Breastfeeding: Beyond the First Week

Relax and snuggle

Your baby will want to breastfeed a lot and be near you. Now is the time to clear your schedule and give yourself time to be snuggly with your baby! Lots of new moms have trouble with this because they are used to getting things done and feeling independent. This time is brief and you will thank yourself later for taking the time to rest and establish breastfeeding.

Fussy periods

During their first few months, many babies have a regular fussy period.  This fussy period usually occurs in the late afternoon or evening. Some babies’ fussy periods come so regularly that parents can set their clocks by it! The standard infant fussiness usually starts at about two to three weeks, peaks at six weeks and is gone by three to four months. It lasts on average two to four hours per day. Of course, there is a wide variety of patterns depending on the baby and the particular day.

Fussiness tends to occur during the time of the day that the baby usually stays awake more, the most common time is in the evening right before the time that the baby takes his longest stretch of sleep.

Babies fuss for many reasons: overtiredness, overstimulation, loneliness, discomfort, etc. Babies are often very fussy when they are going through growth spurts. Do know that it is normal for you to be “beside yourself” when your baby cries? You actually have a hormonal response that makes you feel uncomfortable when your baby cries.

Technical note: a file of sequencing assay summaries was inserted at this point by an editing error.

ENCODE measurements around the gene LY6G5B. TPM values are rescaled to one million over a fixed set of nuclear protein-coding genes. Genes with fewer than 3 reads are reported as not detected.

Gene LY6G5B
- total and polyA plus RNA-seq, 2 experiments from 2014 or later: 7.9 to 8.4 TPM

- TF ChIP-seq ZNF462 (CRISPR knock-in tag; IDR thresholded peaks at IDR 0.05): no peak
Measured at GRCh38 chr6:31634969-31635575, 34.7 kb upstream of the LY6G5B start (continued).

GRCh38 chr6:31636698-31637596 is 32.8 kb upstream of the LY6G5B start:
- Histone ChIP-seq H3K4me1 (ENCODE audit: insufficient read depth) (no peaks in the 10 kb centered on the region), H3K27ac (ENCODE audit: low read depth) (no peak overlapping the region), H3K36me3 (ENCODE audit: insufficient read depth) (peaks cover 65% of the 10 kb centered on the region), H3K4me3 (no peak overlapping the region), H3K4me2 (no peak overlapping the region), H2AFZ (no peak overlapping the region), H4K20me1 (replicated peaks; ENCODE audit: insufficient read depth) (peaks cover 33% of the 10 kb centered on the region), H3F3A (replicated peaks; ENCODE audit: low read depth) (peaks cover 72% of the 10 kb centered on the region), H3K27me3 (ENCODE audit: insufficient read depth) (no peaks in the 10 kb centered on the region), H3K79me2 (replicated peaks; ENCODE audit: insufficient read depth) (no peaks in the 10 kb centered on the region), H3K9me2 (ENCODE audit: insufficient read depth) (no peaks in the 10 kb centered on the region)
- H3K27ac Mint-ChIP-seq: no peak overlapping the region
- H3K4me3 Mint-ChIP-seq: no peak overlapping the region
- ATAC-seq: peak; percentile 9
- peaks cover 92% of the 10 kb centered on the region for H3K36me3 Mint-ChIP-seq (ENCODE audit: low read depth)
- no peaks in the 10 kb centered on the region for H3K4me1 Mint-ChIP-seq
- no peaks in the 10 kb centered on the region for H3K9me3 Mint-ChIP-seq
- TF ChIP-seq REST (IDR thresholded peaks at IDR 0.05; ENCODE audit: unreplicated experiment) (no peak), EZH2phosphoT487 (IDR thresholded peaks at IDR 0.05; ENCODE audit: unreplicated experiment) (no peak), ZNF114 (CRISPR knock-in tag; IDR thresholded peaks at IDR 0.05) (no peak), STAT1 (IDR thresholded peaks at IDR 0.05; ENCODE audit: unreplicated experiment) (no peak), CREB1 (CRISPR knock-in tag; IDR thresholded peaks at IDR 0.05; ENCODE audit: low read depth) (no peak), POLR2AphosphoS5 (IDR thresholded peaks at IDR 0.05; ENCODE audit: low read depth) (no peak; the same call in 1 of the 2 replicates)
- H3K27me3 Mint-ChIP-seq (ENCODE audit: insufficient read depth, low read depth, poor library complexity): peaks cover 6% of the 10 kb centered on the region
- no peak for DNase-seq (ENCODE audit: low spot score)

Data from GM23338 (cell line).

Comfort measures for fussy babies

  • Breastfeed baby.
  • Burp baby.
  • Change the baby’s diaper.
  • Undress baby completely to make sure clothing is not uncomfortable (e.g. “sticking.”)
  • Hold baby.
  • Carry baby in a sling, wrap, or other soft carrier.
  • Give baby a back rub.
  • Carry baby in the ‘colic hold’ (i.e. lying across your forearm, tummy down, with your hand supporting his chest.)
  • Lay baby across your lap and gently rub his back while slowly lifting and lowering your heels.
  • Massage your baby.
  • Reduce stimulation.
  • Swaddle baby.
  • Dim lights and reduce noise.
  • Play some music (try different styles and types of voices to see which baby prefers.)
  • Sing to baby.
  • Turn on some “white noise” (e.g. fan, vacuum cleaner, dishwasher.)
  • Rhythmic motion / change of pace.
  • Breastfeed baby in motion (e.g. while walking around or rocking.)
  • Give baby a bath.
  • Rock baby.
  • Hold baby and gently bounce, sway back and forth or dance.
  • Take baby for a walk in a stroller.
  • Go for a car ride.

Please note, very often almost anything a parent tries to reduce fussiness will work, but only for a short time (a few days), and then other strategies need to be used.

Ask for help

Remember, you don’t have to do everything alone. Get help! Your partner, your family, your neighbours — accept all offers of help. Where possible, let others help with the house and cooking so you can rest and breastfeed.

Find support

Do you love breastfeeding? Feel overwhelmed? All these feelings are normal, and it’s normal to feel all of them all at once.

Once you have recovered from birth and breastfeeding is established, join a local breastfeeding support group. Meeting other breastfeeding moms will help you feel connected and supported. It is important for mothers to stay connected as this can be very useful if a problem arises. Your public health nurse is your go-to resource and can assist you if you have concerns or issues.

Services related to this information:

Public Health Nursing office

811 HealthLine (Newfoundland & Labrador) – Call 811 or 1-888-709-2929 / TTY 1-888-709-3555

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Last updated: 2021-10-01